The second example of pairs is combining a pull exercise (e.g., Dumbbell Biceps Curl.) with a push exercise (e.g., Dumbbell Triceps Extension) for the same body part. As with the first example, benefits are workout length is reduced by 25% to 50% and greater metabolic effect than straight sets. An additional benefit is muscular imbalances can be reduced as muscles on opposite sides of the joint receive equal work, not to mention potential to increase strength faster compared to straight sets.  Finally, these same body region pairs improve muscle tone faster than alternating between upper- and lower-body pairs.

As shown above, there are many benefits to pairing exercises. However, there are a few considerations.  First, if people are new to fitness, pairing exercises may create too much fatigue initially.  It is probably a better idea to start with straight sets when new to exercise, and let fitness levels gradually improve over a few months.  Second, pairing exercises can be challenging at busy health clubs during peak hours.  Sometimes it is hard to find specific equipment when the club is busy, let alone two pieces of equipment.  When using pairs, please consider your fitness level and the time of day of your workout.


There are two types of circuits. The first is mini circuits which are 3 to 4 exercises done in a row with little or no rest in between.  The second type is large circuits where 5+ exercises are done in a row with little or no rest in between exercises.  As with pairs, there are MANY ways to set up circuits.  However, to keep this article from getting too long, only the pros and cons will be discussed here.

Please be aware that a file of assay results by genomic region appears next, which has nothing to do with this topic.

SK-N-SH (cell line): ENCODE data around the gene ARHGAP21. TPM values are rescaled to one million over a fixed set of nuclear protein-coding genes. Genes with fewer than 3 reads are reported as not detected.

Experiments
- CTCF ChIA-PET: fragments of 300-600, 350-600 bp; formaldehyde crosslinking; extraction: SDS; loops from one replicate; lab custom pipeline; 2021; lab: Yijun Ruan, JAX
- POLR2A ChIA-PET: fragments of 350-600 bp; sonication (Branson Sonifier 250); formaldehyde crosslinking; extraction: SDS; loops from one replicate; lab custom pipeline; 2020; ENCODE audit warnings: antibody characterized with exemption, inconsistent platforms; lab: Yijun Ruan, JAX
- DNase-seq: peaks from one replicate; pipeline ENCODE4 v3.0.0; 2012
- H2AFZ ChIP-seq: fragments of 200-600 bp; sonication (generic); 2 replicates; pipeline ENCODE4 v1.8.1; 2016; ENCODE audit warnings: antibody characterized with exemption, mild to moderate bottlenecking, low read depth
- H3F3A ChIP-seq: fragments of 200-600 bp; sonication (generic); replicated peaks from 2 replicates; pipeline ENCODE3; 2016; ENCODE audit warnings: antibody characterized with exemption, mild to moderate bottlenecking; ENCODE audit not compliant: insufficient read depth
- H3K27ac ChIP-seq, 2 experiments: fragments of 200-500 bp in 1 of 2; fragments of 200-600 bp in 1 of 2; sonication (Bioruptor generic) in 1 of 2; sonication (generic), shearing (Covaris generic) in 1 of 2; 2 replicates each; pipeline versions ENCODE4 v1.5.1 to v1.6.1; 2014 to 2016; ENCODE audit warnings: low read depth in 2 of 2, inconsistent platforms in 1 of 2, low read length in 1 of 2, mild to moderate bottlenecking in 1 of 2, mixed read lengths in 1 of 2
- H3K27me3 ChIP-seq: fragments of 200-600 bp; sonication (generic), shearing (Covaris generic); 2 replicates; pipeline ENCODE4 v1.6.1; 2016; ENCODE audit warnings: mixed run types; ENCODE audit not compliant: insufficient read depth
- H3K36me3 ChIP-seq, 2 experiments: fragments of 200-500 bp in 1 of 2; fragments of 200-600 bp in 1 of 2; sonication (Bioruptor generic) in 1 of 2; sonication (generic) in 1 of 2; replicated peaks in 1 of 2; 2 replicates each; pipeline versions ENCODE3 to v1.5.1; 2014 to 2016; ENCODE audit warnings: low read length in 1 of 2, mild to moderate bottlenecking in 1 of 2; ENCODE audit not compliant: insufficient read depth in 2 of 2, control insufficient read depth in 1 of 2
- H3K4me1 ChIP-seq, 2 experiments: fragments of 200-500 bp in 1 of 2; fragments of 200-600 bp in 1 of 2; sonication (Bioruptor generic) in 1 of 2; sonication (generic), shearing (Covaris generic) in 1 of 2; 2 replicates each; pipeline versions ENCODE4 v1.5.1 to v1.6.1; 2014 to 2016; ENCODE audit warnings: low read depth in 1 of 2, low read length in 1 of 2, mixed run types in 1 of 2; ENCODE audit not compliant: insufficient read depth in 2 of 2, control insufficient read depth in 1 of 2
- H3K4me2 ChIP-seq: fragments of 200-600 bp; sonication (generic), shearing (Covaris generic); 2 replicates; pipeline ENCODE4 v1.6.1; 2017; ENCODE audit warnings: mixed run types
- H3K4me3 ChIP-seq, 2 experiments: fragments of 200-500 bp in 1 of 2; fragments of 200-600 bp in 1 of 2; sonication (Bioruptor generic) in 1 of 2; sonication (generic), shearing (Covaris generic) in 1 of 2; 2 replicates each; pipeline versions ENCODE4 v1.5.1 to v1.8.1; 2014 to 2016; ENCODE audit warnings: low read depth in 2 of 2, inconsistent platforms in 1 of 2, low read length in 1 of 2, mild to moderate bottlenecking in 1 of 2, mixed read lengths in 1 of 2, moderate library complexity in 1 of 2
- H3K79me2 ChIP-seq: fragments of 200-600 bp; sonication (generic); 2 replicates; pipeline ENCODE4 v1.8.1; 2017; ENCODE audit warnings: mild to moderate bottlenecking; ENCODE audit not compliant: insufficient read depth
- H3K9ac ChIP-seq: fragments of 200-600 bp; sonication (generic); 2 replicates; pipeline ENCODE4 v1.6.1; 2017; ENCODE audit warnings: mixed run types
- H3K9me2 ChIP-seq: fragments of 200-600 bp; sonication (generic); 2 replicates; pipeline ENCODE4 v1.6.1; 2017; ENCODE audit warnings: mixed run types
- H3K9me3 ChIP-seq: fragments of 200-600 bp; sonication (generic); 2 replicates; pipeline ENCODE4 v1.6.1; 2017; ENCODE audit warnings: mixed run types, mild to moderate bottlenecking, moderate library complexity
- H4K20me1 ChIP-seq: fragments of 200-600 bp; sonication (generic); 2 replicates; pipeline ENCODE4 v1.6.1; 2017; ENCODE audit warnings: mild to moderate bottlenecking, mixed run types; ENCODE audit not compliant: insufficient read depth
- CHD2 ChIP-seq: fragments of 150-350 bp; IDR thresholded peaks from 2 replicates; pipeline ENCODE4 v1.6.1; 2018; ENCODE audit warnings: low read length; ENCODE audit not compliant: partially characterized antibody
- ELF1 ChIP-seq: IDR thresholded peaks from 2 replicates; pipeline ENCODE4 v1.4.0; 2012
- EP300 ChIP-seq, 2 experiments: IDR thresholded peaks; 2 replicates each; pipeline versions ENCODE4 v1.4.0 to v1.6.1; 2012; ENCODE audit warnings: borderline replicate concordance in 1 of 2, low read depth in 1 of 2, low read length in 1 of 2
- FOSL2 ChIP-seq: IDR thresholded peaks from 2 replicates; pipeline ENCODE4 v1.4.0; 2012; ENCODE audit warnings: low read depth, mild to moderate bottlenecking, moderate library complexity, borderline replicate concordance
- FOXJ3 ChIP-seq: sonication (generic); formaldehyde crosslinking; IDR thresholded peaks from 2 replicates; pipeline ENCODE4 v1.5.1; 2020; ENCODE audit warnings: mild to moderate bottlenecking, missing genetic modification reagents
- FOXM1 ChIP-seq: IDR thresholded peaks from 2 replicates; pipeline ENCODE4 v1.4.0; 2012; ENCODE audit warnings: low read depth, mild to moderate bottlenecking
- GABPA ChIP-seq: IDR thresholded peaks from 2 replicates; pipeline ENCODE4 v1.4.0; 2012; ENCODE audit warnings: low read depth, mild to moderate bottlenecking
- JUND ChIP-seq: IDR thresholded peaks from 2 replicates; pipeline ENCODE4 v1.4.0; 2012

Regarding the pros of circuits, they are very similar to pairs. Time is reduced by replacing rest periods with exercises.  Also, the more exercises in a circuit, the greater the metabolic effect as heart rate is increased and a greater number of calories is burned. This is great for people who have minimal time to get a workout in.

The cons of circuits are similar to pairs.  As discussed above, pairs may be challenging for people newer to exercise and circuits have a greater impact on fitness as more exercises are involved.  Also similar to pairs, circuits can be challenging to navigate if training during peak health club hours.  It can be challenging enough when setting up stations for two exercises let alone three or more.  Similar to pairs, people who have built up fitness levels by working out for a few months and who don’t train during peak hours may be able to successfully use circuits.

In conclusion, this article provided detail on how to use straight sets, pairs and circuits in health clubs like Life Time.  As discussed, most people have done straight sets when using resistance-training exercises. Simple tweaks like adjusting the rest periods based on the goal and keeping them consistent are easy ways to maximize this technique.  To make resistance training even more challenging and mentally stimulating, give pairs or circuits a try, as they may provide a much-needed new stimulus to increase variety, reduce boredom and enhance results this fall.


In health, Corey Grenz — Program Specialist and Master Trainer — Life Time, Chanhassen  

This article is not intended for the treatment or prevention of disease, nor as a substitute for medical treatment, nor as an alternative to medical advice. Use of recommendations in this and other articles is at the choice and risk of the reader. 

Article originally appeared on LifeTime WeightLoss (http://www.lifetime-weightloss.com/).